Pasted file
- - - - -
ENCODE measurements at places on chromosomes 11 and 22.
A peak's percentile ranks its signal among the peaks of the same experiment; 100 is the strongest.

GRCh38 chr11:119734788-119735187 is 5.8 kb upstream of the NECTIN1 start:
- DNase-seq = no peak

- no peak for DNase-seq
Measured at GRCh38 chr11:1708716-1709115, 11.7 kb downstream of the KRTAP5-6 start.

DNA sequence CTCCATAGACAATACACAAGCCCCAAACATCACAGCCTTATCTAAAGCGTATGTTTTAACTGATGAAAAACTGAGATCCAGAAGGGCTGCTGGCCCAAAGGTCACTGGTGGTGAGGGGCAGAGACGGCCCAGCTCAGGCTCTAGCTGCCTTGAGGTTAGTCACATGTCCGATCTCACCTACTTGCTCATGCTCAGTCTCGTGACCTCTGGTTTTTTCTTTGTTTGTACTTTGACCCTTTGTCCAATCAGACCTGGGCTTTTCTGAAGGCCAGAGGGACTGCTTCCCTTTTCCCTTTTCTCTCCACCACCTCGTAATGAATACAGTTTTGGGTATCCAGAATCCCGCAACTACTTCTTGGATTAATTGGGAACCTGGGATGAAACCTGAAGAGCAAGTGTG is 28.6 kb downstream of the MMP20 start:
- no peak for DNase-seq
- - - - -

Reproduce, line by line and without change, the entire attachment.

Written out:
ENCODE measurements at places on chromosomes 11 and 22.
A peak's percentile ranks its signal among the peaks of the same experiment; 100 is the strongest.

GRCh38 chr11:119734788-119735187 is 5.8 kb upstream of the NECTIN1 start:
- DNase-seq = no peak

- no peak for DNase-seq
Measured at GRCh38 chr11:1708716-1709115, 11.7 kb downstream of the KRTAP5-6 start.

DNA sequence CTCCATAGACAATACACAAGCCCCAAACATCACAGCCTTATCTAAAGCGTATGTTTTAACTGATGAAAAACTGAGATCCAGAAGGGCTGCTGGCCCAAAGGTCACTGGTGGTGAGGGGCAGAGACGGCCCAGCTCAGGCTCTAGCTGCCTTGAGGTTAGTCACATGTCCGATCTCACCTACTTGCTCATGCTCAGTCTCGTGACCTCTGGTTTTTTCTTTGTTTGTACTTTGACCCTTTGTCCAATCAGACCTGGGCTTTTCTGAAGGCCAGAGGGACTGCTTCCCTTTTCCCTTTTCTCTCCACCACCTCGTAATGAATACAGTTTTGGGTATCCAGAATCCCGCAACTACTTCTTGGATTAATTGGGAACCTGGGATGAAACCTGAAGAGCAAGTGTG is 28.6 kb downstream of the MMP20 start:
- no peak for DNase-seq